After World War II, NSBRO continued to provide information on registration, classification, regulations, legislation, and court decisions concerning conscientious objectors and furnished assistance to those making appeals. In more recent years, the focus of activity was opposition to any form of registration, the draft, or compulsory national service and the provision of information and counseling for any persons experiencing problems with military service or concerned about convictions of conscientious objection. The organization's name was changed in 1970 to National Interreligious Service Board for Conscientious Objectors (NISBCO), and to The Center on Conscience & War in Dec. 1999.
Paul Comly French was executive director of NSBRO during the war period, 1940-1946, followed by Ora Huston (1946-1948), A. Stauffer Curry (1949-1955), C. LeRoy Doty Jr. (1956-1958), J. Harold Sherk (1958-1969), and Warren W. Hoover (1969- ); later executive directors were: L. William (Bill) Yolton, early 1990s; Philip L. Borkholder and Raymond J. Toney, mid 1990s; J.E. McNeil, 1999?-2011; Maria Santelli, 2011-date.
The collection includes meeting minutes of the Board of Directors and Consultative Council (1943-1969), correspondence (1940- ), memoranda, literature and releases, financial records, statistics, subject files, newspaper clippings, photographs, motion pictures, and much other material. In addition to the administrative records of the Washington office, the 1940-1947 records include correspondence, reports, and publications of 151 Civilian Public Service camps, together with case files of men assigned to CPS camps and of the men who were reclassified or imprisoned. Additional case files covering the period 1949 to 1973 contain information about men who performed alternative service (1-W classification) and about men who sought help with problems relating to military service and/or classification. All case files about individual CPS men and women are restricted. Series titles were established by the organization and modified in 2006 by SCPC staff.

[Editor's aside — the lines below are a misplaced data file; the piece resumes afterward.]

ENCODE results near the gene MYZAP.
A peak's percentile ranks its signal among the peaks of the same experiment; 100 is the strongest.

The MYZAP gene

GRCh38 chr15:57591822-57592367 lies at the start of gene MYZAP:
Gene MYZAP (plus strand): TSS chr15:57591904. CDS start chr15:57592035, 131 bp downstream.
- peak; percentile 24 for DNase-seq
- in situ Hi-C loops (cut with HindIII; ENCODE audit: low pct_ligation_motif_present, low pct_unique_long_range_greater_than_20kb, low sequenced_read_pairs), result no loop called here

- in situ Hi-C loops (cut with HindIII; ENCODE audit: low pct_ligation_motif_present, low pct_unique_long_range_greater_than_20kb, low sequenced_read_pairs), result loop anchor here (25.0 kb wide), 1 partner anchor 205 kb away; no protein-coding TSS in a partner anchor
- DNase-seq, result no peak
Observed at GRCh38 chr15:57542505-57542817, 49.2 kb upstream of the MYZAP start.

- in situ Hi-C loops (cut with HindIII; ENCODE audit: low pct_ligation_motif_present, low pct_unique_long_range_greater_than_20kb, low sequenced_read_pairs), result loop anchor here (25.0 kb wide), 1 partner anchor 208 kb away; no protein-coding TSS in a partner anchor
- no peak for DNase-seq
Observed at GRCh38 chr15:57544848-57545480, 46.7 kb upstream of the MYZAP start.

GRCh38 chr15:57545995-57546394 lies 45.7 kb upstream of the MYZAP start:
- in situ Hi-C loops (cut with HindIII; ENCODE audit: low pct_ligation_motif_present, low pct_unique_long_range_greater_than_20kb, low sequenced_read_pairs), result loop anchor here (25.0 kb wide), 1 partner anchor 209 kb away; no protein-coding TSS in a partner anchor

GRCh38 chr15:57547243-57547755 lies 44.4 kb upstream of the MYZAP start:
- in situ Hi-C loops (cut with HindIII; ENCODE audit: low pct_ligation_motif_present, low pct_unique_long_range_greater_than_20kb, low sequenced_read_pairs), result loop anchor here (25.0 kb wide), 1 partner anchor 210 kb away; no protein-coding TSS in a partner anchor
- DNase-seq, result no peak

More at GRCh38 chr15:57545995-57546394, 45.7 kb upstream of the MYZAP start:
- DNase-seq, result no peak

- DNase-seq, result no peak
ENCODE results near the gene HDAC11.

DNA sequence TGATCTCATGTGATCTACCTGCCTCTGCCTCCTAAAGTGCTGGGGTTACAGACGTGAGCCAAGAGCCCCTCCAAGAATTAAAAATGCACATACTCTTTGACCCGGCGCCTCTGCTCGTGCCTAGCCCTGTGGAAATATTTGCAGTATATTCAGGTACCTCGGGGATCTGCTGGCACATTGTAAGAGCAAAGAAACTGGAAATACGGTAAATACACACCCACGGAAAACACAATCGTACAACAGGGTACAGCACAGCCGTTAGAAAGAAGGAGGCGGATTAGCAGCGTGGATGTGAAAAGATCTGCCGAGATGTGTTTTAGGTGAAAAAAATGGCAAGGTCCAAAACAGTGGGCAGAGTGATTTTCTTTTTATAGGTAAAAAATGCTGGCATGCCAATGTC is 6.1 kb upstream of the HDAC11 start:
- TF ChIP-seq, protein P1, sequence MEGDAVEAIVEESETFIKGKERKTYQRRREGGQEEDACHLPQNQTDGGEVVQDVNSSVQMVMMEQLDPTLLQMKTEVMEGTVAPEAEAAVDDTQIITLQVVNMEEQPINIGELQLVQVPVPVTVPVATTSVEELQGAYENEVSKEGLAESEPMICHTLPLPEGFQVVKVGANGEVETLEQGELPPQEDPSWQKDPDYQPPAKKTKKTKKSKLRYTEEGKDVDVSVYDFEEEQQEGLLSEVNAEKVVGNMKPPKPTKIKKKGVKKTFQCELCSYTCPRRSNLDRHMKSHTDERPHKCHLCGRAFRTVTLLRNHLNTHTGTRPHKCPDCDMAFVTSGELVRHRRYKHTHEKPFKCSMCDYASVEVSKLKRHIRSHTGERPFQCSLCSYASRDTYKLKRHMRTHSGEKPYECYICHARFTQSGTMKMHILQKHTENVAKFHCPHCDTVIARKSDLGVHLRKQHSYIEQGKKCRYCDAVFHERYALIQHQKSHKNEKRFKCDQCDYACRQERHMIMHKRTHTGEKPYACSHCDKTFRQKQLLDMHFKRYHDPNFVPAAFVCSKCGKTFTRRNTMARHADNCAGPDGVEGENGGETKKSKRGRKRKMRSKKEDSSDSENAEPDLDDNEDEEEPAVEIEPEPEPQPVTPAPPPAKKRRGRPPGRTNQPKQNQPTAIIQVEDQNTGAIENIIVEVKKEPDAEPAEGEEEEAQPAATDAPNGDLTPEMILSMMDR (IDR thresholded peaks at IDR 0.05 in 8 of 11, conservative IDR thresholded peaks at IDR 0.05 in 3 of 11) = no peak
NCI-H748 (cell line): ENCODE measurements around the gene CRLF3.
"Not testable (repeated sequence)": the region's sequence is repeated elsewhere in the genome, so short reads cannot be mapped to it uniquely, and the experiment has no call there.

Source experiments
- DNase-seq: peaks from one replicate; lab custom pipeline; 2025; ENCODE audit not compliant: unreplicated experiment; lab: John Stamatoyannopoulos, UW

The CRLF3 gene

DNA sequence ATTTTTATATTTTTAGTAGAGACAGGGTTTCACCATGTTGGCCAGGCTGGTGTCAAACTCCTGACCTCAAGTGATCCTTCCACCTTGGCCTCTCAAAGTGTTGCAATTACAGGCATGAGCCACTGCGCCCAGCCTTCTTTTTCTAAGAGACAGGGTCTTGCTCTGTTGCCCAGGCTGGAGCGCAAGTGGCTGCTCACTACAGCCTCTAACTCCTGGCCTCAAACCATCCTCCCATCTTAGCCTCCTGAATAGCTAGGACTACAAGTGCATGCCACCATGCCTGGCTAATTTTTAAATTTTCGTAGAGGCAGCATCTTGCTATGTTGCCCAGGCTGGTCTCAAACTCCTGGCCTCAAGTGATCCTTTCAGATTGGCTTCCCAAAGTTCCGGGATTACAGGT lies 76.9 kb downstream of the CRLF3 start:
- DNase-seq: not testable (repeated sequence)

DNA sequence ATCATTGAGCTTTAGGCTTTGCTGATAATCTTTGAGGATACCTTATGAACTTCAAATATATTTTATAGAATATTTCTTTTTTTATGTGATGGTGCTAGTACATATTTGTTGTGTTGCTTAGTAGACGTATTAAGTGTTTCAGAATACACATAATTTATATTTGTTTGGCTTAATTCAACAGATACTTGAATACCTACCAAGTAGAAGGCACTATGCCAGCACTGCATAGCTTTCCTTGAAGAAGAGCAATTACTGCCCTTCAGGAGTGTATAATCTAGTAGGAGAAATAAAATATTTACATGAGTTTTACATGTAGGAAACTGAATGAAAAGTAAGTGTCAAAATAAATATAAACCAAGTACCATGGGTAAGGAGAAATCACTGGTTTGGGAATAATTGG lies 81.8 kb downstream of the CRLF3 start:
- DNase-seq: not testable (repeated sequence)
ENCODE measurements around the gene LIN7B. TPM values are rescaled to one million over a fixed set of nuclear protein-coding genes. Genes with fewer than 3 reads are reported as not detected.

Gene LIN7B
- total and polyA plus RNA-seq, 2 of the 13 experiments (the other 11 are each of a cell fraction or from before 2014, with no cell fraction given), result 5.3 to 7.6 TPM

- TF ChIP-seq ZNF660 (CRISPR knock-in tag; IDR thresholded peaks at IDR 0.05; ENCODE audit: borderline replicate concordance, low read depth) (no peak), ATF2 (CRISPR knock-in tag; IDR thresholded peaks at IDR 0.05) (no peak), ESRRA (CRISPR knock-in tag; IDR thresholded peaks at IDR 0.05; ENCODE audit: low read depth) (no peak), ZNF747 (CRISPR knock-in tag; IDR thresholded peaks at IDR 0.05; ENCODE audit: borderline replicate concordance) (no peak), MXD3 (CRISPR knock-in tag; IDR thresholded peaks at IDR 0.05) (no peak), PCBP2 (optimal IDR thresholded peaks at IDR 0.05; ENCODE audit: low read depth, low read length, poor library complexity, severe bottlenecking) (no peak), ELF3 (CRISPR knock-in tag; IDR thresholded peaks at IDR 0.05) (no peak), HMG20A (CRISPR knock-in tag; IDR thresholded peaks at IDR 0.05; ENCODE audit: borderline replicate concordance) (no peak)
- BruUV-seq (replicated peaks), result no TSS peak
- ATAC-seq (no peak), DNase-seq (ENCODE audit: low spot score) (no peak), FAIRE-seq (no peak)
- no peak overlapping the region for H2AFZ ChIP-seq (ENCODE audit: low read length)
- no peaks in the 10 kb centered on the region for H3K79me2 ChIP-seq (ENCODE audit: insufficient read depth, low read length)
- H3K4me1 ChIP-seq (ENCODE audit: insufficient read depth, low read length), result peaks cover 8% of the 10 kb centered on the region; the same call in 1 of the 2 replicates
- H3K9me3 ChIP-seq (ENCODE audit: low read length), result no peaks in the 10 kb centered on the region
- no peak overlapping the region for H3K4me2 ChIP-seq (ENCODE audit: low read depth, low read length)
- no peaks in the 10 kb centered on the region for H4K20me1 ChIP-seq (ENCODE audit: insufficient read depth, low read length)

Among the correspondents are the above-named executive directors and Roger N. Baldwin, Allen H. Barr, Charles F. Boss, JR., James A. Crain, Girven H. Culley, E. LeRoy Dakin, Henry A. Fast, Paul J. Furnas, Albert M. Gaeddert, Lewis B. Hershey, A. S. Imirie, Abraham Kaufman, Huber F. Klemme, Lewis F. Kosch, George Loft, Robert A. Lyon, Orie O. Miller, James P. Mullin, A. J. Muste, Mary B. Newman, Ray Newton, W. Harold Row, William T. Snyder, Lyle Tatum, Walter W. Van Kirk, Norman J. Whitney, Herman Will Jr., George Willoughby, and M. R. Higler.